Proposed legislation seeks to bring plant, animal and marine protection under one authority
Union agriculture minister Sharad Pawar on Monday introduced the Agricultural Biosecurity Bill of 2013 in Lok Sabha, which is meant to safeguard the country’s agricultural economy.
The proposed legislation provides establishment of an authority for prevention, control, eradication and management of pests and diseases of plants and animals and unwanted organisms for ensuring agricultural biosecurity. It will also help India meet international obligations for enabling import and export of plants, plant products, animals, animal products, aquatic organisms and regulation of agriculturally important micro organisms.
A press statement issued by the ministry after the Bill was introduced said the proposed legislation seeks to bring together plant, animal and marine protection and quarantine setups under a high powered body—an Agricultural Biosecurity Authority. The authority will enjoy adequate powers and its mandate would cover four sectors—plant health, animal health, living aquatic resources and agriculturally important micro-organisms.
Challenge of pests
The ministry stated that liberalisation of global trade in agriculture has opened new avenues for growth and diversification of agriculture, but that it has also brought in many challenges. There is an increased risk of introduction of exotic pests and weeds in the country with a potential to cause serious economic losses.
Moreover, climate change has also enabled pests to alter their habitats and new pests are getting introduced. The spread of trans-boundary diseases such as the avian influenza and the Ug-99 wheat stem rust fungus pose new threats to human, animal and plant safety.
Apart from all these reasons, advances in genetic engineering, leading to the introduction and release of living modified organisms or their products (genetically modified organisms, for example) is another challenge which requires proper risk assessment and management. Thus the authority will help to regulate them.
A number of plant diseases, animal diseases, marine diseases and pests have been introduced in India through import of seeds, planting material, livestock and livestock products previously. Many of them, including weeds such as Parthenium, Phalaris minor and Lanatana camara, have got established in the country and continue to cause enormous economic losses every year.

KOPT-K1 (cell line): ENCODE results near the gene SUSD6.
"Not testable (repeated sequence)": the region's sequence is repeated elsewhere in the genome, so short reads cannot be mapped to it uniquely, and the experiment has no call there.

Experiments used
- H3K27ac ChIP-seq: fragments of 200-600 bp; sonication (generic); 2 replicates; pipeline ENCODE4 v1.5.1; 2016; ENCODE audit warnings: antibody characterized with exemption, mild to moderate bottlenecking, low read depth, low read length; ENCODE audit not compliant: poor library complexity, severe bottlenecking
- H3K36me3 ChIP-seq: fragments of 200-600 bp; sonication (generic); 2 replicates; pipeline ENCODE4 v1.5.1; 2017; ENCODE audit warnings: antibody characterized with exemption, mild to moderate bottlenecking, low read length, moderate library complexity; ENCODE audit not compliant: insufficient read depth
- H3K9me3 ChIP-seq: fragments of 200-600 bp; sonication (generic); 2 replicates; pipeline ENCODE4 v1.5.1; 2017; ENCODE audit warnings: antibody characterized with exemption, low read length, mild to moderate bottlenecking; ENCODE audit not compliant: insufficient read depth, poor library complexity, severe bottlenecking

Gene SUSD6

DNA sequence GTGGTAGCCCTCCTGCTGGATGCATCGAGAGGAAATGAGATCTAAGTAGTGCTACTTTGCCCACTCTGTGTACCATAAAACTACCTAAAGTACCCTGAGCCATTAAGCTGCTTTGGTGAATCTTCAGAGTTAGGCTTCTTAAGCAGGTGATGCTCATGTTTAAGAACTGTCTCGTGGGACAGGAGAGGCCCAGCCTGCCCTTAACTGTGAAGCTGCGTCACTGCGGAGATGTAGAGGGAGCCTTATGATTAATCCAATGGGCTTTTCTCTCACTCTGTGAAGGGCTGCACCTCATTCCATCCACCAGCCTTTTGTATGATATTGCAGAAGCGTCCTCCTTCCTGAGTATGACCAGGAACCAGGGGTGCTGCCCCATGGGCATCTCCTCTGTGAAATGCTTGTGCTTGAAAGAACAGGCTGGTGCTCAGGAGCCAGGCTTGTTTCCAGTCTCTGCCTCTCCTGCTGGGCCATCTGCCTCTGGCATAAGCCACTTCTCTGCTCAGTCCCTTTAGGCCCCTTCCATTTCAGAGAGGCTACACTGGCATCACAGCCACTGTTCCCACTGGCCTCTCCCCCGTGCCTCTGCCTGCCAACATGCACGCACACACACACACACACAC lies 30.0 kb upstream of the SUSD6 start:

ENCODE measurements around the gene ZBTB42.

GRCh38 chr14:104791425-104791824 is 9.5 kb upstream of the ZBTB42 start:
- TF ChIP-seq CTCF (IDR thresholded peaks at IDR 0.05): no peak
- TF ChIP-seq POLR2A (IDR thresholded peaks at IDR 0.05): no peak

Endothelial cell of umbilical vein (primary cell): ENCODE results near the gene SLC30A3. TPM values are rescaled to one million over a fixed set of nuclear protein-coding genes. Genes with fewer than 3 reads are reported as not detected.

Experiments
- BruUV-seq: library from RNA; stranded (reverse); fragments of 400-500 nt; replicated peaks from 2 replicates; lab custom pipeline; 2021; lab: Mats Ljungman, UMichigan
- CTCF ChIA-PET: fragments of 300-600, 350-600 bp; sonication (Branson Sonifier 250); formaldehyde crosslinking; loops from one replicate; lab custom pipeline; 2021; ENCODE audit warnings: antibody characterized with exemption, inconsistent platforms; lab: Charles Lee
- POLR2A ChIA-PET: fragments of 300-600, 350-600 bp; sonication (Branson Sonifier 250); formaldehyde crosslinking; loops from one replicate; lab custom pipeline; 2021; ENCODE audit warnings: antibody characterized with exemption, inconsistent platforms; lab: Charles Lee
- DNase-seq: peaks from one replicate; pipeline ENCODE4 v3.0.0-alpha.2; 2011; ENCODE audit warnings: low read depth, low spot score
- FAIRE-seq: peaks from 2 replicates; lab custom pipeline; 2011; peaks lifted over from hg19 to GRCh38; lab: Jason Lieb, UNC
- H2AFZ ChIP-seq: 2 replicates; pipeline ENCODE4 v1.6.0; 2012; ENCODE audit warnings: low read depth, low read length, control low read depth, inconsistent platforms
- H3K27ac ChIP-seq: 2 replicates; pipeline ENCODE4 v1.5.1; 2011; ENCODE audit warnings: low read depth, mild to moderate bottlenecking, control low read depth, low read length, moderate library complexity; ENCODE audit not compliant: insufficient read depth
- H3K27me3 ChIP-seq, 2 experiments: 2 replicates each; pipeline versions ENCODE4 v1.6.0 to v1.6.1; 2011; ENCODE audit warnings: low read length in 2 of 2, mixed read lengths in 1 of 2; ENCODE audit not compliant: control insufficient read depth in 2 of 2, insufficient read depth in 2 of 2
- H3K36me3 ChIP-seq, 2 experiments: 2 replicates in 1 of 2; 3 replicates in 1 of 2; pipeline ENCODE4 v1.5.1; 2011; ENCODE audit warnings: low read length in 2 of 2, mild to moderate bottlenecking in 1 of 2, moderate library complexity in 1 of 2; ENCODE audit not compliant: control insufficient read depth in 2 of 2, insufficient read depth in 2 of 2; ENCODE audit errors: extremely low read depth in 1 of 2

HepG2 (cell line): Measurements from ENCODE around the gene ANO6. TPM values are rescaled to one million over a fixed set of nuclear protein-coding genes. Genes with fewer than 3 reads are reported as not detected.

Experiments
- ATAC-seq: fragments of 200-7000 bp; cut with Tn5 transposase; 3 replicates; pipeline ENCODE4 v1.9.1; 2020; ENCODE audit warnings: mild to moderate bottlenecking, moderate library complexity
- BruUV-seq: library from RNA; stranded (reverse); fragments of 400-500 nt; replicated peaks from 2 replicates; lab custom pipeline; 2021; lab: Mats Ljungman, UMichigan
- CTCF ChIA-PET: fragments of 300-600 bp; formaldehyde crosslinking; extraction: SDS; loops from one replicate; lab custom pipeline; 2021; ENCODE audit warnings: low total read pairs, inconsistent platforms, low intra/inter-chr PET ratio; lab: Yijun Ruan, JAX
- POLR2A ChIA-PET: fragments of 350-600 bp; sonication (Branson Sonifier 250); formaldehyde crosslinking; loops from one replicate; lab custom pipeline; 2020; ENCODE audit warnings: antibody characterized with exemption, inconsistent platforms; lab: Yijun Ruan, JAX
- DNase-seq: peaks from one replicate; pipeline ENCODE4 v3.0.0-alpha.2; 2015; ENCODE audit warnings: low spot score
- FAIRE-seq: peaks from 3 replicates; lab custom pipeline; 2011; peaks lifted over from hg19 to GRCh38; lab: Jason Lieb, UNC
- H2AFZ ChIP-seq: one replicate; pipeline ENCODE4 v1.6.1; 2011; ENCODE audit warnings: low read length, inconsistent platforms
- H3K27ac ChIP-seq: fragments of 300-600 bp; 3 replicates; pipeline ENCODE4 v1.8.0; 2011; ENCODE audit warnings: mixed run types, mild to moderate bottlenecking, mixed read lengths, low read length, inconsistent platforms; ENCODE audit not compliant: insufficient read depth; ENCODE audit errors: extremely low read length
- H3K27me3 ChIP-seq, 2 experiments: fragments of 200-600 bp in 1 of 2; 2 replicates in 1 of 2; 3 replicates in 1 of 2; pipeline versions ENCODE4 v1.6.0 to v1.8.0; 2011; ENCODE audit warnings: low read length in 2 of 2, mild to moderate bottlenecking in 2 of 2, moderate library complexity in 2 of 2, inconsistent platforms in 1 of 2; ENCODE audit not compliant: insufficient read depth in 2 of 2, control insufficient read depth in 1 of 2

The press release said that systems have been developed and put in place over the years for separately protecting plant, animal and marine health, but the emerging challenges that have been highlighted makes agricultural biosecurity an urgent issue. This requires policies and technological capabilities to prevent, detect, and respond to such threats. Thus an integrated approach towards agricultural biosecurity would help to protect human health, agricultural production and livelihood, safeguard the environment, and protect against uncertain technologies and products. It will also equip the country to meet obligations under international trade and sanitary and phyto-sanitary agreements in food and agricultural products.
Though for achieving agricultural biosecurity, expertise from various organisations under the various ministries would be taken, but an autonomous authority will be required to administer this biosecurity. Such an authority would improve safety, efficiency, transparency and compliance of quarantine and pest management regulations and respond swiftly to contain emergent biosecurity problems. It will also ensure conduct of biosecure international trade in agriculture, the ministry says.
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